UK childminders are having to ask for a top up from parents to meet the costs that local government funding is failing provide.
A recent national survey from Childminding UK investigated the level of financial support which childminders receive and discovered that government funding is barely covering the costs of services, highlighting a serious cause for concern for the continuing existence of childminders.
Over 500 childminders from 53 different local authorities gave feedback regarding funding in their area.
More than 80% of the responses said the funding would not cover their costs. Furthermore, nearly half found their payments to be late, or worse, incorrect. 42% of those who completed the survey stated that their funding rate had been reduced this year and nearly three quarters disclosed that the funded rate they are receiving is lower than the hourly rate they are charging - some by as much as £2 an hour.
Childminding UK is an association established by and for practicing childminders offering professional support for those in the field, and our Executive Director, Elaine Pitteway, believes there is still work to be done on the financial aspects. “In terms of funding, this definitely needs improving. We have found from so many childminders that the funding rates are just far too low and are not sustainable” she says.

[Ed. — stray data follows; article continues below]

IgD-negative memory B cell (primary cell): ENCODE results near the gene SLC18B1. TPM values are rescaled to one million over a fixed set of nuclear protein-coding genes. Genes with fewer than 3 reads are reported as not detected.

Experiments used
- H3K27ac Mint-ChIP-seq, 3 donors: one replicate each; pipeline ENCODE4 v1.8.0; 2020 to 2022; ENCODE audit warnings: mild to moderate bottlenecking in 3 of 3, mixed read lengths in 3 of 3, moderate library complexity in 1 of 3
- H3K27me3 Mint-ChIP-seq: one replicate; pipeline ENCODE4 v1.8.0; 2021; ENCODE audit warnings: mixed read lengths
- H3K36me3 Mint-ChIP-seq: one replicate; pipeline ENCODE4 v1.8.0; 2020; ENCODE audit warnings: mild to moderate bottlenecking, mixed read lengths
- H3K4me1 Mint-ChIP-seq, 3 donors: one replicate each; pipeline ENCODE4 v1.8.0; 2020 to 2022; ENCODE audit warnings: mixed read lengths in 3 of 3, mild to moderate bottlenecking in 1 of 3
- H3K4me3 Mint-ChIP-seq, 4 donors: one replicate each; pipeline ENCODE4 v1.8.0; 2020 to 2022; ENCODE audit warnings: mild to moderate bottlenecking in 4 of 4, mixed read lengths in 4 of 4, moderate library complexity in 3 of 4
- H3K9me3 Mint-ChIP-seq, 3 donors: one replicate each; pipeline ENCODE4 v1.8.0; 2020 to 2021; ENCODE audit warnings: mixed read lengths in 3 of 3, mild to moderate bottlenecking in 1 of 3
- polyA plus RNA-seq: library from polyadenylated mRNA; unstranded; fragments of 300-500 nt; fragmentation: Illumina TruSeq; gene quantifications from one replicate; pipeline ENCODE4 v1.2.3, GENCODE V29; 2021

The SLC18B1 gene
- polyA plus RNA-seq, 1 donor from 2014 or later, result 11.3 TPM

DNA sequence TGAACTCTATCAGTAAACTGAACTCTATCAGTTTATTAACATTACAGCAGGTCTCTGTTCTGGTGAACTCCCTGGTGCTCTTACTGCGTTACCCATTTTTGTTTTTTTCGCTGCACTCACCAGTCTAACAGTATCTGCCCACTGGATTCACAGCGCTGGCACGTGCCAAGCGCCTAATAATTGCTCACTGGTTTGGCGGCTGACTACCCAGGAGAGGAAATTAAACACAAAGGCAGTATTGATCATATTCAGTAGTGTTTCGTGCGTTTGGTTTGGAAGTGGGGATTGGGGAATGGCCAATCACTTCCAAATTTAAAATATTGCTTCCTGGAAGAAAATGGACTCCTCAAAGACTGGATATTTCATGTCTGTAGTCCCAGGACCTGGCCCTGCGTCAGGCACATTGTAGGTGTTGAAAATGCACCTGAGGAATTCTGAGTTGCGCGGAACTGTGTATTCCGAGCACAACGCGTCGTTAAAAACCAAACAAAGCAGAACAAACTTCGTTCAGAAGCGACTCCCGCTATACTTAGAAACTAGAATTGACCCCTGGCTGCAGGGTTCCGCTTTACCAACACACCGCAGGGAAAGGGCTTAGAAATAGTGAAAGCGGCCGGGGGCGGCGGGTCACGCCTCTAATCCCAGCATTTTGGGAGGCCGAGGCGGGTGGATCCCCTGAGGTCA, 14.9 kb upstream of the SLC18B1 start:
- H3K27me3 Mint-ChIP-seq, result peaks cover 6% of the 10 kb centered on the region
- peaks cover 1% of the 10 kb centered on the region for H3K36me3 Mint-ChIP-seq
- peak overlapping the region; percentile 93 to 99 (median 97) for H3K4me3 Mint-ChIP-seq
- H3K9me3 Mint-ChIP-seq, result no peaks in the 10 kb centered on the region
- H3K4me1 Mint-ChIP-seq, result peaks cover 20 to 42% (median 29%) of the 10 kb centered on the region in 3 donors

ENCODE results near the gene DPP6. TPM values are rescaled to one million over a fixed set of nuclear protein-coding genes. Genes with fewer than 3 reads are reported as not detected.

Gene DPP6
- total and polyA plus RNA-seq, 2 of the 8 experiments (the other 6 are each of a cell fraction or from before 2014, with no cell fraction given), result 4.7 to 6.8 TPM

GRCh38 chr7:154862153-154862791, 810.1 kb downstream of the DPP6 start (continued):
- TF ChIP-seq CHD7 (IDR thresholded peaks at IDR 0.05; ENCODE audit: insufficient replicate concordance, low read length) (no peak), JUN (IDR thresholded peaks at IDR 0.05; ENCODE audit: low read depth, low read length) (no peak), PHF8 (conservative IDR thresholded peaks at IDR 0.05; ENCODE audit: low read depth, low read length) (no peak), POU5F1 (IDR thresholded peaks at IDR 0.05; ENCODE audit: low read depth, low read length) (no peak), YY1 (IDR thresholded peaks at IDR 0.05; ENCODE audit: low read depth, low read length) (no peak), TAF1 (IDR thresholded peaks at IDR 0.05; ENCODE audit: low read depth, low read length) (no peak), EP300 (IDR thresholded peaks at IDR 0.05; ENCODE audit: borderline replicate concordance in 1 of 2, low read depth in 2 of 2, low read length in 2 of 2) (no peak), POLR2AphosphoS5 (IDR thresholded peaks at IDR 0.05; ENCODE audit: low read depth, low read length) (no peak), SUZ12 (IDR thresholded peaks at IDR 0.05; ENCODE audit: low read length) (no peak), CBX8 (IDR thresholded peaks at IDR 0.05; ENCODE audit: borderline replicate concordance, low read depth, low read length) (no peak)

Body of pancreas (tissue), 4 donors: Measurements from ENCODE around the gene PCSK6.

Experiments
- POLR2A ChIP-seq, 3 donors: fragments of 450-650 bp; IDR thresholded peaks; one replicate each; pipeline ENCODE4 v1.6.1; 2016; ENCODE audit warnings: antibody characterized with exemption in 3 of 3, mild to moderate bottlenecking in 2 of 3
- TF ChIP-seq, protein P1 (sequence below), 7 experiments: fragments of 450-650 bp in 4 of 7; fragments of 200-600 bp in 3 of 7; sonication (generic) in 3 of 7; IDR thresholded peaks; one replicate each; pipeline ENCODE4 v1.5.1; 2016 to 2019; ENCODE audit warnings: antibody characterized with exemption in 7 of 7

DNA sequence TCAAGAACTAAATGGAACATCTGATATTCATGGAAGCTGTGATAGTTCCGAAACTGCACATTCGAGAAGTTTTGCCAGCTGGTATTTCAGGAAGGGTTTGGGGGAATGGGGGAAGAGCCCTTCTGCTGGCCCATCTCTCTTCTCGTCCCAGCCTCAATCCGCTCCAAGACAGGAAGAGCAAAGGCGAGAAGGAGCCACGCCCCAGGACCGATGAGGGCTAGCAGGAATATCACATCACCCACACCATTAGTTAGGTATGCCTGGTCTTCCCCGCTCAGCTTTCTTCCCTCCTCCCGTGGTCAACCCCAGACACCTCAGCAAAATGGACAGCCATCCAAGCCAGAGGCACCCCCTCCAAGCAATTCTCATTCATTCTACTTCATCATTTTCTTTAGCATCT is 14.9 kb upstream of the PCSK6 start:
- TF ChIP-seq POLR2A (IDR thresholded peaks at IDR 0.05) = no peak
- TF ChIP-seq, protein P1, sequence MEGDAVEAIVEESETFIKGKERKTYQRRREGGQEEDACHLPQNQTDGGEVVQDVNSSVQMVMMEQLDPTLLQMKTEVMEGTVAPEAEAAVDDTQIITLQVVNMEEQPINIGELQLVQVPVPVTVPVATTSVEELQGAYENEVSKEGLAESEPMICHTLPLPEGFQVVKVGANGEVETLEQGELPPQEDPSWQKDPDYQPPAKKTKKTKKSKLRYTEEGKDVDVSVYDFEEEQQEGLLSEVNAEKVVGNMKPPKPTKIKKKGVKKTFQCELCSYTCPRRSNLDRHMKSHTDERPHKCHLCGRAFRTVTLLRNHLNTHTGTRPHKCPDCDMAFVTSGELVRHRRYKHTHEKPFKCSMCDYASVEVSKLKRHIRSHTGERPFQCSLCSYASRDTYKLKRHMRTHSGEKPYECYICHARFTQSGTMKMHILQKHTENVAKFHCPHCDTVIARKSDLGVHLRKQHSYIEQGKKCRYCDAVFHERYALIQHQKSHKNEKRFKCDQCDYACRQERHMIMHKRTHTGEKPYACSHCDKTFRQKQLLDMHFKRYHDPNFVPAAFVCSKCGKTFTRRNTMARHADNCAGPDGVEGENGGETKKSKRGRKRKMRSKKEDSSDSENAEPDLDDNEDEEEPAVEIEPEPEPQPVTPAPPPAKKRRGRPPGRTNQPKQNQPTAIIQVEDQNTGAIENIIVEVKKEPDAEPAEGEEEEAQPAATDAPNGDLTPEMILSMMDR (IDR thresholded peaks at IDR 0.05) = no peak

The survey show that childminders are also struggling to contact the government early years funding team and are being left without solutions. Over 50% found that the online system to be far too complicated, with 30% finding that they were in a constant battle to speak to a team member either by phone or email.
Elaine considers that a childminder’s priority lies in caring for the child, not in trying to solve funding issues. “In my experience the whole process just doesn’t work. Added to that, when the childminder is working, their priority has to be caring for young children, therefore the only time they can contact the Early Years Funding Team is outside of the office working hours – creating a vicious circle.
“Government funding is the only financial support available for childminders. There are no other grants and most of them are trying to make ends meet, because at the heart of it all they are still a self-employed business person” Elaine added.
The survey showed that these issues are escalating and will in turn affect the children and their parents. It also revealed that some childminders have had to introduce an additional fee for consumables, food, outings, mileage and activities with 22.6% stating they have had to increase their own non-funded hourly rate to help compensate, leaving them out of pocket.
This is naturally affecting the well-being of the childminders, leaving them feeling underpaid, undervalued and unsupported.
For more information about Childminding UK, please visit https://childmindinguk.com/
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